District of Columbia leftists have been so generous in providing ideas for negative columns; it’s only fair to compliment them when they do something positive. Currently the District of Columbia Health Department is proposing a mandatory 24–hour waiting period before getting a tattoo. I think making prospective tattoo customers pass a Breathalyzer and recite the alphabet backward would be a good idea, too, since it combines a sobriety and I.Q. test.
As gratifying as this waiting period is, it’s still mystifying. Why draw the line here? The extent of cultural decay that gets a pass in the District is breathtaking, so what makes getting a tattoo worthy of regulation?
It’s true that throughout history tattoos have been associated with less desirable elements including pirates, cannibals, the SS and neo–Nazis, but guilt by association is never an issue in DC. You have only to count the number of politicians at the various alternative lifestyle ‘pride’ parades to know that.
Trendies use a tattoo to declare themselves ‘edgy’ without the accompanying inconvenience of joining a para–military organization or abandoning their vegan diet.
Still, just the mention of a waiting period was enough to motivate the Washington Post to interview those opposed.
Paul Roe, who owns a tattoo parlor, is quoted as saying, “It’s honestly ridiculous. Why not 24 hours’ waiting time before shaving your head?” (This points out the danger of the uncreative mind attempting to construct a metaphor on the fly. Unless Roe is using henna tattoos his marks are permanent, whereas even the worst haircut eventually grows out.)
Roe’s trump card against any new rules is two words: Breaking bad. “Simple regulation is effective regulation,” he said. “Overregulation will kill the profession and drive it underground and make it less safe for everybody.” Evidently the tattoo industry is as fundamentally lawless as meth dealers and abortionists. At the first hint of government oversight everyone threatens to head for the nearest alley and bring out the coat hangers.
Actually I’m not a total anti–tattoo fanatic. I can see the need for a medicinal tattoo on Alzheimer’s patients (name, address, phone number, next of kin and the GPS coordinates of the assisted–living home) for those awkward times when grandpa is found wandering in the median wearing grandma’s pajamas.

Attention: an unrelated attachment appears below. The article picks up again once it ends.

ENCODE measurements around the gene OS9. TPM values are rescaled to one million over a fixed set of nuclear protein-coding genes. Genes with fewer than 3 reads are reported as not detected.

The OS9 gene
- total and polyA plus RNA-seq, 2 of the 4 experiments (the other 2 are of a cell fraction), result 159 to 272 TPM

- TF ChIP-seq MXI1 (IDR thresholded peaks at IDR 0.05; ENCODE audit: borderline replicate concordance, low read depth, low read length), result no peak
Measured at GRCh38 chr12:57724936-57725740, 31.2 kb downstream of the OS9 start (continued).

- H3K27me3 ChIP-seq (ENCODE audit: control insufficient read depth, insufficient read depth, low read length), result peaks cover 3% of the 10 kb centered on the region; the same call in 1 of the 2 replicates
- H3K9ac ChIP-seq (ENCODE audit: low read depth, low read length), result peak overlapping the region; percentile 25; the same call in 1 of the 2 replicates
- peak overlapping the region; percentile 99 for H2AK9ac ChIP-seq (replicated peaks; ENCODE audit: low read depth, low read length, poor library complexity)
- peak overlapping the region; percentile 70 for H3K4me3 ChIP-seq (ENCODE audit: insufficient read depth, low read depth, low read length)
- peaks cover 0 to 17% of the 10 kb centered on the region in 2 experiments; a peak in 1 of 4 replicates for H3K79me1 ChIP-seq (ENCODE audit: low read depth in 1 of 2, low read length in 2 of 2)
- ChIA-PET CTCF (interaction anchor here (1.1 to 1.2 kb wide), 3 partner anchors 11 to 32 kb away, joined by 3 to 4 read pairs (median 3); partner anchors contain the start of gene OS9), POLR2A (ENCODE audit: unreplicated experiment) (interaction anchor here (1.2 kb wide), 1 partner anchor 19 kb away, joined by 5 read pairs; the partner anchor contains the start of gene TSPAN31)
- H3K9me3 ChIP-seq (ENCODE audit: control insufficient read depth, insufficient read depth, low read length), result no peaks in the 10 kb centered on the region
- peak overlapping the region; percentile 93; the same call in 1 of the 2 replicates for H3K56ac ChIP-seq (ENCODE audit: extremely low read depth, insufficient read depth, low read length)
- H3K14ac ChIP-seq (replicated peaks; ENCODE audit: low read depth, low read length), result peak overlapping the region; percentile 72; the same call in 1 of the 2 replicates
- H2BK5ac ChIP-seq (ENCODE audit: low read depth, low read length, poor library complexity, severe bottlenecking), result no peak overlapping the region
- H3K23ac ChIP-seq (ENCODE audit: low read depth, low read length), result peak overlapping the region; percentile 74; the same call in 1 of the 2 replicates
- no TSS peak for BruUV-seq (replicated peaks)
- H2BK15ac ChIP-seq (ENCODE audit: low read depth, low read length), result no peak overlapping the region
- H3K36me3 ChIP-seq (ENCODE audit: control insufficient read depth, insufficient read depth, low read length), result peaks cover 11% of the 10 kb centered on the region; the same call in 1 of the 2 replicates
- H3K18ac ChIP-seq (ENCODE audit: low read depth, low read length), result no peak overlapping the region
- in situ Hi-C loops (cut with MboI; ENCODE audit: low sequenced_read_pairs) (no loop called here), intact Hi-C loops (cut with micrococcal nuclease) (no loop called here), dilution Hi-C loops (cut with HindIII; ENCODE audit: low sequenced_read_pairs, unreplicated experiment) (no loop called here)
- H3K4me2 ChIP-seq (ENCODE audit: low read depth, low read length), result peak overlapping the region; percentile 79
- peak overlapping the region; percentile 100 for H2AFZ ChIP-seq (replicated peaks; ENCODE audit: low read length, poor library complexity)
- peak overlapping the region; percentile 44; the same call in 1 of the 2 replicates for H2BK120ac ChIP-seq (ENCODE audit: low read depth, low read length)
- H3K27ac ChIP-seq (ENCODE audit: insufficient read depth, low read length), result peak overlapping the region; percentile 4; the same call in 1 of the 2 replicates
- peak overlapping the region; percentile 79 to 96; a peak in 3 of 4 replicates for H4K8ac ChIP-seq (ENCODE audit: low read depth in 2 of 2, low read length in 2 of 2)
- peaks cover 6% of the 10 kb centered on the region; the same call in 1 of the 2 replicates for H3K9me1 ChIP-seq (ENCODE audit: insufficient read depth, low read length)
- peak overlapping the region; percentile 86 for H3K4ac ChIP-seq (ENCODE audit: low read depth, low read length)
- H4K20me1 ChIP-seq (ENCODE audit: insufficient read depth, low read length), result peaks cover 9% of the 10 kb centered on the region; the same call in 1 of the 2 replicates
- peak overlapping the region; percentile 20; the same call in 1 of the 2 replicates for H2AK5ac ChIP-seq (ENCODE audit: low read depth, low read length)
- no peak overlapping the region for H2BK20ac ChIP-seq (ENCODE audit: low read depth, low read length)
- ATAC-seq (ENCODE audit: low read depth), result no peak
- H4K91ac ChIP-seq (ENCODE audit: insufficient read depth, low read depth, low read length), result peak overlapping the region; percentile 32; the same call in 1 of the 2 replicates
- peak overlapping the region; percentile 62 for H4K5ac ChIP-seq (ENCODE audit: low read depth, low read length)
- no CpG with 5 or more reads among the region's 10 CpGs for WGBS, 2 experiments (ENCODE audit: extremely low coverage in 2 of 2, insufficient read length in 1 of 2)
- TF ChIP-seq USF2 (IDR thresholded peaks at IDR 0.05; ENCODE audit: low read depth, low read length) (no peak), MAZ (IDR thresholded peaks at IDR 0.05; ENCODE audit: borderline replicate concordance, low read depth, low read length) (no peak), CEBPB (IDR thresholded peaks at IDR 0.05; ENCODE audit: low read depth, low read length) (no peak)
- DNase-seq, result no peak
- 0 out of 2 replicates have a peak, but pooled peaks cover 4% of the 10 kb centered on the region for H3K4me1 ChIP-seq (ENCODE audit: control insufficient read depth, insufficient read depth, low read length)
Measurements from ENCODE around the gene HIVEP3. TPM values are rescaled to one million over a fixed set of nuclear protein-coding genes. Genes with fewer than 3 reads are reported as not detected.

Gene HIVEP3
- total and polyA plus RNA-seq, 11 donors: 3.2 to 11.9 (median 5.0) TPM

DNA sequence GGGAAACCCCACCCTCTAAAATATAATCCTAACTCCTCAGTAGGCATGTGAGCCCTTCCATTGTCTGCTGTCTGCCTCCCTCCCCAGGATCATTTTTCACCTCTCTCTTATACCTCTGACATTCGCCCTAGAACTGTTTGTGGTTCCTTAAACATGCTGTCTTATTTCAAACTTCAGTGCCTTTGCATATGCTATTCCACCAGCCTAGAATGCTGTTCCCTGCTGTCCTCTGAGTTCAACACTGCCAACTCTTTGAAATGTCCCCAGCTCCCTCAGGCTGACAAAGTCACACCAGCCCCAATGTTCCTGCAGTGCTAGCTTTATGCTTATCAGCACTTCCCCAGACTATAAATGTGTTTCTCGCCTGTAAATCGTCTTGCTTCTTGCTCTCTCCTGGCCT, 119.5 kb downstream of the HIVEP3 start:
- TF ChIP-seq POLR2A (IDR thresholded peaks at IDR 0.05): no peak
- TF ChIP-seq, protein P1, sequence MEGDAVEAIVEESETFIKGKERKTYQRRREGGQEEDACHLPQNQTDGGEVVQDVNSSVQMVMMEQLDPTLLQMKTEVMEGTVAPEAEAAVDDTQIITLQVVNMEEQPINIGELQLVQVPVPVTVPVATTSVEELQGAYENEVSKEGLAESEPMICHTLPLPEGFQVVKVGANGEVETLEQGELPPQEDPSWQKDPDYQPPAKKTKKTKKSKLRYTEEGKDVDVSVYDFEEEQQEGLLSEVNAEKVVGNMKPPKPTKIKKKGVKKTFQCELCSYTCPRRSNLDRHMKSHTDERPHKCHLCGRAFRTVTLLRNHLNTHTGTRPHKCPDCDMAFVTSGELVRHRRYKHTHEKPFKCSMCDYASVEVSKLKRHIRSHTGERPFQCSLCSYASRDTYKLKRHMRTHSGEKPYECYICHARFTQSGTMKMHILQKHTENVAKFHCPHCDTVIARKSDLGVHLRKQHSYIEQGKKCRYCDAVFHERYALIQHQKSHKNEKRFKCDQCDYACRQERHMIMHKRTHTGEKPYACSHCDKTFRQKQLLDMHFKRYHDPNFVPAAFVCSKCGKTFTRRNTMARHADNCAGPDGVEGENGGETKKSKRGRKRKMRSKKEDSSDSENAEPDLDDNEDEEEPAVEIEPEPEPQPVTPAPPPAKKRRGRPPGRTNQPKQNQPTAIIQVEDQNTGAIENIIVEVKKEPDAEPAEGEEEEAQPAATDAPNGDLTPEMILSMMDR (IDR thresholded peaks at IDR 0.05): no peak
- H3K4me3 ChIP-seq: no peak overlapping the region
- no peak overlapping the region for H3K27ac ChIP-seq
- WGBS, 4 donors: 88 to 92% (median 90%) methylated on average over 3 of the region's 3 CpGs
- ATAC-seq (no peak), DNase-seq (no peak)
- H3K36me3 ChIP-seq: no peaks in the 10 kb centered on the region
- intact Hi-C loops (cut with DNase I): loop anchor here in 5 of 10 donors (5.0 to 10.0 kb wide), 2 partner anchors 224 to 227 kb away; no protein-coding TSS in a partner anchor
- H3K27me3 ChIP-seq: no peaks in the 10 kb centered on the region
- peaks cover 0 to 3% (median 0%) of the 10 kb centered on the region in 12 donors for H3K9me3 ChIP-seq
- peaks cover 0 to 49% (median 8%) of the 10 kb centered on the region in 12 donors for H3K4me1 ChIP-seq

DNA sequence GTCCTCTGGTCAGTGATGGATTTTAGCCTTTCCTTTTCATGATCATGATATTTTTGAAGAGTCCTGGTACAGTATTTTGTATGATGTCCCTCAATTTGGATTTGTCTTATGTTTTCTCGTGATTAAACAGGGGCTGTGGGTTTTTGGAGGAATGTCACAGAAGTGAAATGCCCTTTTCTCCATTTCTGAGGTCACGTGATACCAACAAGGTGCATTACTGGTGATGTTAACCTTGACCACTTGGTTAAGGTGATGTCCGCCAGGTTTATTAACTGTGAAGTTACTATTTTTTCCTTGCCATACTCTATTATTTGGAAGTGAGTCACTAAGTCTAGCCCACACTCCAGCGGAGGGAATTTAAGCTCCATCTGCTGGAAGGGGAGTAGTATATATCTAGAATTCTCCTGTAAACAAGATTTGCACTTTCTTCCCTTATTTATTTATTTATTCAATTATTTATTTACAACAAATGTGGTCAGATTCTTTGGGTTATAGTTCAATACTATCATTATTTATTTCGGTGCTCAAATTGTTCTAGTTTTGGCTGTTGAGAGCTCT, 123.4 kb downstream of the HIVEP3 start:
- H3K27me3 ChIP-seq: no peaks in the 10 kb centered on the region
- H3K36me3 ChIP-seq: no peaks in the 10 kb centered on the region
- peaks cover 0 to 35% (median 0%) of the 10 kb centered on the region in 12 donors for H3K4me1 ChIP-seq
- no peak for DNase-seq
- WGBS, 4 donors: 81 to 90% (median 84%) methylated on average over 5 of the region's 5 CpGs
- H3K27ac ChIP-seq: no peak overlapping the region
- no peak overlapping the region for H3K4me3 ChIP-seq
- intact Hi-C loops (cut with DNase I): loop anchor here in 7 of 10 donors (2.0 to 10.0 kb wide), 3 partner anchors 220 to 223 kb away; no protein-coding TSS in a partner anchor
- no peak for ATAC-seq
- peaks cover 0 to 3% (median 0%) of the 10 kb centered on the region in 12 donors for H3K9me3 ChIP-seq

My view of ‘decorative’ tattoos is the same as my wife’s. She believes getting a tattoo is like wearing the same tee–shirt every day for the rest of your life.
Marcela Onyango told the WaPost that she had been pondering getting her late mother’s birth year — 1961 — etched on her rib cage for the last three years. Naturally, she thinks waiting an additional 24 hours constitutes an outrage. Although she might wish she’d delayed even longer if a future armed robber mistakes those four digits for her PIN number.
William O’Sullivan contributed an opinion piece where we learn that in the tattoo subculture “there seems to be an unspoken code not to talk about them [tattoos].” Another bizarre case of flaunting something in public you don’t want people to notice.
It’s like the time I was walking through a casino and a woman passed by who was featuring her pulchritude in an outfit with a plunging neckline.
Since I’m weak and a sinner, my attention was irresistibly drawn to that canyon. Simultaneously, my wife poked me in the ribs and the woman’s companion gave me a hostile look. “Hey,” I protested in defense, “if you don’t want people to look at the merchandise, keep it out of the display case!”
While Virginia only regulates tattoos for those under 18, the DC waiting period will apply to everyone regardless of age. And about time, too, since it looks like AARP may soon be offering a tattoo discount.
Darlene Nash, a 57–year–old grandmother, told the WaPost her tattoos are for a dead sister, two granddaughters, her mother and friends who died of cancer. This epidermal notice board is located on her shoulder blades so everyone behind her on the ladder to the water slide can pause and consider mortality.
Evidently there is a lot of commemoration going on. In the same article the owner of Maryland tattoo parlor says older customers “often want to commemorate a milestone, such as the death of a spouse, the birth of a grandchild, a marriage or a divorce.” Looking at it that way, the ink saves time and gas in the long run, because you won’t feel guilty for not visiting mom at the cemetery; and it lasts a lot longer than a mylar birthday balloon.
The Posties also discovered Myrna Armstrong, a tattoo culture professor who has comforting news for older hipsters. She says since the over–55 set already has saggy skin there’s no need to worry about the tattoo wilting. It’s like buying a pre–shrunk shirt. The tattoo–wanting senior just has to find an ‘artist’ skilled enough to ink on the fleshy equivalent of a grocery bag.
It could be the DC Dept. of Health is on the leading edge of a body ink backlash. The Army is considering a ban on any tattoo on the forearm, below the knee or above the neckline and it will require the removal of “offensive” tattoos.
I only wish the District would expand activities covered by a waiting period. Right now the authorities require a waiting before you can buy a gun, but it’s step–right–this–way if you want an abortion. It seems only consistent to expand the wait period to abortion, too. Because although a gun purchase may sometime result in an innocent death, an abortion purchase is designed to result in an innocent death.